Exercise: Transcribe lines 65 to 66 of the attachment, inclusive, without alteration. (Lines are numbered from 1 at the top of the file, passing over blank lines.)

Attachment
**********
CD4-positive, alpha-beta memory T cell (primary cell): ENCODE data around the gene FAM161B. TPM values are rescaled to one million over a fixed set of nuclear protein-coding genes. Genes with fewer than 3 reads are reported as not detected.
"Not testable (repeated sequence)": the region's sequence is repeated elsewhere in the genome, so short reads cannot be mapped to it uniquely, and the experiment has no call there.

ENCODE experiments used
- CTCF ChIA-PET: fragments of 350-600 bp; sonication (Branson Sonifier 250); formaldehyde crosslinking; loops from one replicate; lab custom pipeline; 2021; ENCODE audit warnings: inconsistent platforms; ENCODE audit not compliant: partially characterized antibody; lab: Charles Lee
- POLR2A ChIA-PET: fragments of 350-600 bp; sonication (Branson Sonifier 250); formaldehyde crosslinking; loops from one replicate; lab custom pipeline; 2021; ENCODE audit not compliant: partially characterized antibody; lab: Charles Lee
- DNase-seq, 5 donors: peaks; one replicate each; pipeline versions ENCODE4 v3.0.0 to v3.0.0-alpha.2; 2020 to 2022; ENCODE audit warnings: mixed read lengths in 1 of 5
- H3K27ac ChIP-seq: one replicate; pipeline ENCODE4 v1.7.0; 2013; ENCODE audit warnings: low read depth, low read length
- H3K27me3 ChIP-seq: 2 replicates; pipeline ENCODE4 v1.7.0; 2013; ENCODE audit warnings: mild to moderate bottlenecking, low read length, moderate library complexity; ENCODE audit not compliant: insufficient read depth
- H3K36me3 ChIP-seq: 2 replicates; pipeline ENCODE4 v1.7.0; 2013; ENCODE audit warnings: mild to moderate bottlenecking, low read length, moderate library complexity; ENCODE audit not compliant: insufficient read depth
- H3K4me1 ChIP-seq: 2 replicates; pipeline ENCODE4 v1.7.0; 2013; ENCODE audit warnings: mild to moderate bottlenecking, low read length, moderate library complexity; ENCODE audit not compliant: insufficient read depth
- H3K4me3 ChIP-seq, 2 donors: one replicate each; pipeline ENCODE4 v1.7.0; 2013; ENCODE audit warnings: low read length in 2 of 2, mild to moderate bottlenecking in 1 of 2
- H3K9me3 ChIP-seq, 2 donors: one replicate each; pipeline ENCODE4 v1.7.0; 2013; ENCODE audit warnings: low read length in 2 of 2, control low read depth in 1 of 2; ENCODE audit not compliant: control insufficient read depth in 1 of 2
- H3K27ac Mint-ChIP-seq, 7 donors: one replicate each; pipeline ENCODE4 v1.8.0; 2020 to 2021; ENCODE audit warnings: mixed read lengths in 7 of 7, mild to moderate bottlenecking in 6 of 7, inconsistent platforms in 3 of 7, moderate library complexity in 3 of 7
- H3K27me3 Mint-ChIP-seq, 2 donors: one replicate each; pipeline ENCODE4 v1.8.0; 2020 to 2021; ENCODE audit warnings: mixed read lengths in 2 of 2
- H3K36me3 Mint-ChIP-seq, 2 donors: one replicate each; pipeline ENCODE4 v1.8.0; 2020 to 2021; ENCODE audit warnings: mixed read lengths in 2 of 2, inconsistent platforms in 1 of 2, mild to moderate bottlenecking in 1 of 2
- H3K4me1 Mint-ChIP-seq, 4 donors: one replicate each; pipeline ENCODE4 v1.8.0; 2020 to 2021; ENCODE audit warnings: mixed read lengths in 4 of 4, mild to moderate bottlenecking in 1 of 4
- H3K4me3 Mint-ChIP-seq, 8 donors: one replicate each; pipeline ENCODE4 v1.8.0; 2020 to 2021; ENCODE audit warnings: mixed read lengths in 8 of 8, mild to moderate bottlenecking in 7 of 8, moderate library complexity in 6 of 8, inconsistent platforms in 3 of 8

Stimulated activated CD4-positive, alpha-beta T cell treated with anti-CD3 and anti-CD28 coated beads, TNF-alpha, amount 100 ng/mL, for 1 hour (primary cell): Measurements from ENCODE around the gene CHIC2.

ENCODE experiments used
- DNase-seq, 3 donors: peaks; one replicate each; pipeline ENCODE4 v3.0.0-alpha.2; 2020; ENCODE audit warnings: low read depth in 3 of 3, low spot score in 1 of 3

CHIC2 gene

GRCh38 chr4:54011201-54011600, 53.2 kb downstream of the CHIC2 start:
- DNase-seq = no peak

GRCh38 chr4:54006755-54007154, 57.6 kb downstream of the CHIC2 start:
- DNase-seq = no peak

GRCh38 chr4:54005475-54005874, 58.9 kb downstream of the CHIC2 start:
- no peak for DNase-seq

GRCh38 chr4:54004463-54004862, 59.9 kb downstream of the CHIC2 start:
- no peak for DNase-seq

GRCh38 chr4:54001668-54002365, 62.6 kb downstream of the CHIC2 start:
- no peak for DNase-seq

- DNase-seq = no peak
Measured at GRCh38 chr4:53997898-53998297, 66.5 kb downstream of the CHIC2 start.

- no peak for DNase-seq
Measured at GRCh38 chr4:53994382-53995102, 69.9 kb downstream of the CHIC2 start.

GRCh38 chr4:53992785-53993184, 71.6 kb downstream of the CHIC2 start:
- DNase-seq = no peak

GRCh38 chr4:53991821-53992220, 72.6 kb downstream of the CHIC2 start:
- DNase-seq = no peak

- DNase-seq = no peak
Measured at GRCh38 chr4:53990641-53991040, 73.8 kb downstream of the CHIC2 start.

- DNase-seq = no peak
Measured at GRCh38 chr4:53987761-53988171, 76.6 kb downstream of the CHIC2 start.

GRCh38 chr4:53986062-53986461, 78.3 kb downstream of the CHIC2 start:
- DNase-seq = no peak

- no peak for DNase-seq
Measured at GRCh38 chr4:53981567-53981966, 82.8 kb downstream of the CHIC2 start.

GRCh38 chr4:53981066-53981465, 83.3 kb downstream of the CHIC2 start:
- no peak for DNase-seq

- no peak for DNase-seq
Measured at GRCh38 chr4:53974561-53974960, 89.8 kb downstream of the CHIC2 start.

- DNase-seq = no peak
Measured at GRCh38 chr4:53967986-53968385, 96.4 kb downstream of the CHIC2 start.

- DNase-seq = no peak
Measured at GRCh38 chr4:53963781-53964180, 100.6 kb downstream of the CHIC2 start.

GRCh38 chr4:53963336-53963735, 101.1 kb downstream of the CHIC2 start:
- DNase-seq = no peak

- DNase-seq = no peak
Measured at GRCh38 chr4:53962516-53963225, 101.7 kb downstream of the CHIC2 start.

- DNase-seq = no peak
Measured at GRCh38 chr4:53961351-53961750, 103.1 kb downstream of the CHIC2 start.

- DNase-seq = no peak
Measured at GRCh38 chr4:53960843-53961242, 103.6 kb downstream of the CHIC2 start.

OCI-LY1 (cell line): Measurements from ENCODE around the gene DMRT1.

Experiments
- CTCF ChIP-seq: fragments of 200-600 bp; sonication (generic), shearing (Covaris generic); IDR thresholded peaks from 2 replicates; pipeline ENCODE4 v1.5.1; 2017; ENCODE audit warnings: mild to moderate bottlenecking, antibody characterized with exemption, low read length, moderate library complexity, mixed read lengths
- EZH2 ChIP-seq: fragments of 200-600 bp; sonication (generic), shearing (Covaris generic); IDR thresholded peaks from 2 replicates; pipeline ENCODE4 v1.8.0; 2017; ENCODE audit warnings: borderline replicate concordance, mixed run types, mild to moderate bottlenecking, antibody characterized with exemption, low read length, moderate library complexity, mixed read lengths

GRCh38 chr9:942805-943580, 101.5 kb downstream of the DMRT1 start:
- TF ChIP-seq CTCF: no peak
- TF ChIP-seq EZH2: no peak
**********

Experiments
- CTCF ChIP-seq: fragments of 200-600 bp; sonication (generic), shearing (Covaris generic); IDR thresholded peaks from 2 replicates; pipeline ENCODE4 v1.5.1; 2017; ENCODE audit warnings: mild to moderate bottlenecking, antibody characterized with exemption, low read length, moderate library complexity, mixed read lengths